Like the situation involving Item/Category associations, there is an obvious limitation to the placement of a form on the page which allows the specification of Teams for a Member. If you have thousands of Teams in your database, the form will take a very long time to load in your browser. It may even crash your browser if sufficiently large. If this is the situation you face, you should instead elect to use the Team Browser to perform Member-related database additions and modifications (though for the most part you will probably leave this to the Members themselves). When you use the Team Browser you will find the potentially troublesome Team form has been removed. Instead, to modify the Team associations for a Member, you will find specific links to do so next to the Member within a Team Listing.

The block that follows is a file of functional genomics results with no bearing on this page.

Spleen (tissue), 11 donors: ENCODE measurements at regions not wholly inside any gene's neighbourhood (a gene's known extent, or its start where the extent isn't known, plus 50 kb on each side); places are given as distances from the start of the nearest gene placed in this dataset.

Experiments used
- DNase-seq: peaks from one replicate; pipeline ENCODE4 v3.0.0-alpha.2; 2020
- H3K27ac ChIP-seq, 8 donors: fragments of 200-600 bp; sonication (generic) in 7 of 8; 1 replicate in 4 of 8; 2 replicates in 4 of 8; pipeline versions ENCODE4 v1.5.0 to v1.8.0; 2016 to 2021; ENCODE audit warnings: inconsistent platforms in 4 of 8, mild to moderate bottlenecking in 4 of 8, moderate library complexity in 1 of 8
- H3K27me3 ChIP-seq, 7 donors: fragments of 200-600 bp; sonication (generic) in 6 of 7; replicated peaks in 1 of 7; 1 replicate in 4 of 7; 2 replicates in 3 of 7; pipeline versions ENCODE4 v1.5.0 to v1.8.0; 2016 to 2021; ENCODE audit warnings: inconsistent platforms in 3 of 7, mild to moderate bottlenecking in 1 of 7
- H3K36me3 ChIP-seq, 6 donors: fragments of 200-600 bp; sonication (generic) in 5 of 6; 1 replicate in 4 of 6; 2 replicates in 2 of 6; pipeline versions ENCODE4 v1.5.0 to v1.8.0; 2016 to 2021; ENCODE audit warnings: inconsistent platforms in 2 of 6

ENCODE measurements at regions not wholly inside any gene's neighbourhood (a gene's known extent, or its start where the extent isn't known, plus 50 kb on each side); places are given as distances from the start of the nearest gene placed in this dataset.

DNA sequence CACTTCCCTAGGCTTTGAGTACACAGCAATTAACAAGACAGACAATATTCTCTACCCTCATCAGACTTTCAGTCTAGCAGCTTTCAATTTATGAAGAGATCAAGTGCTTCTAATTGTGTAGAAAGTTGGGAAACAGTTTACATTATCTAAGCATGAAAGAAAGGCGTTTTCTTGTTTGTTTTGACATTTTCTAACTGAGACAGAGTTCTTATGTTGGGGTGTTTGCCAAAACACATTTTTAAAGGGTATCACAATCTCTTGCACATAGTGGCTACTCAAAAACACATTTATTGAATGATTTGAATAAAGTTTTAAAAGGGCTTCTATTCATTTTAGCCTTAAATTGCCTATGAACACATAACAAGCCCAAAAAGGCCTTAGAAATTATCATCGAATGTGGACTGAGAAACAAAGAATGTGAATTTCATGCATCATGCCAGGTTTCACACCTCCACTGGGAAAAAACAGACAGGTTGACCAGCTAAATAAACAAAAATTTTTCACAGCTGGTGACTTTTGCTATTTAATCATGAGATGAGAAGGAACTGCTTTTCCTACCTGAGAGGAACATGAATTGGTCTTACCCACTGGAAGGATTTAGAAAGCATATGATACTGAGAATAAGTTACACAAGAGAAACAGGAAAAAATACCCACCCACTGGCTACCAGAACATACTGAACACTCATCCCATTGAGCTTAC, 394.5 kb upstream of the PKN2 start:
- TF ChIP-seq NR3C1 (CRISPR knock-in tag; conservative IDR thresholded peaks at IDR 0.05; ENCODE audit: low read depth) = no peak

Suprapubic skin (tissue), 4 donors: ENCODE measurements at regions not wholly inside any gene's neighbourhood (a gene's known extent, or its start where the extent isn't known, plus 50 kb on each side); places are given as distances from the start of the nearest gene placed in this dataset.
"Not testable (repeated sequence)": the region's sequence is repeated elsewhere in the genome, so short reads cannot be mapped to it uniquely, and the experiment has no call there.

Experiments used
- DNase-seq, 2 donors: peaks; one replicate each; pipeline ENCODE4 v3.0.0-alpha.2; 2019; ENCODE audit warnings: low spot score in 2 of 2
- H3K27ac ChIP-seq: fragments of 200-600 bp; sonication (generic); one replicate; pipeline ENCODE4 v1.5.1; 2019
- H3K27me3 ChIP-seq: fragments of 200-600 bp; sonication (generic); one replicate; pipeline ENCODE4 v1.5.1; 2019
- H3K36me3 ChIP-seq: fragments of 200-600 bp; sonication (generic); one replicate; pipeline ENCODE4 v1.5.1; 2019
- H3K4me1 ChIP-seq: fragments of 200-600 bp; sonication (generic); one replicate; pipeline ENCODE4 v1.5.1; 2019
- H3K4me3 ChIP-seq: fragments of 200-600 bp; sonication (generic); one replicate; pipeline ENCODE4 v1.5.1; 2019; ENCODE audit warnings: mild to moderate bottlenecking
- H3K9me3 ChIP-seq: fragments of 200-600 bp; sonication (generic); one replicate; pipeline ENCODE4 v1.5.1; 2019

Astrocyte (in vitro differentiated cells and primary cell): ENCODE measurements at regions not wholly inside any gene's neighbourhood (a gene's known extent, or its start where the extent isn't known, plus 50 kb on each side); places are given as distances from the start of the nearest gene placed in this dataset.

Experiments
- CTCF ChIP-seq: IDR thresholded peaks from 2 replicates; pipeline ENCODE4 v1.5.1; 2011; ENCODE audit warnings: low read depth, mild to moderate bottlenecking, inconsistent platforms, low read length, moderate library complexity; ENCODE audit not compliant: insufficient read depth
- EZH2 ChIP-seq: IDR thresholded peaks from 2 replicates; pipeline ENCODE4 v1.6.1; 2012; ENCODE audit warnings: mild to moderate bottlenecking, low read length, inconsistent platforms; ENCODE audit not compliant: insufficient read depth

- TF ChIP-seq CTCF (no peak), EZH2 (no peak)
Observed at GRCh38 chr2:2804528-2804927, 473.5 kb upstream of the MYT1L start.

If you need to add extra fields to the Member table you can do this. Review Foundry lets you add columns to any table that has a PRIMARY KEY. Each of these tables is listed in the Database menu found on the Database control panel. The Member table, of course, is one of them. For detailed information on the process of adding columns to existing tables, see ADDING COLUMNS TO A TABLE.
Do keep in mind when you add columns to the Member table that these new columns should probably have the Not Null attribute set to "No", so that the field can be regarded as OPTIONAL by Members. Otherwise, if a Member MUST supply the value, set the Not Null attribute to "Yes". When it comes to displaying an optional field in the templates it is not difficult to test for the existence of the column value before attempting to display it. For example, if you add an optional Member.height column, with height measured in centimeters, you can test for the value with something like this:
[% member = alias.member_info %] (assuming alias.member_info is passed into the template) [% IF member.height %] Height: [% member.height%] cm [% END %]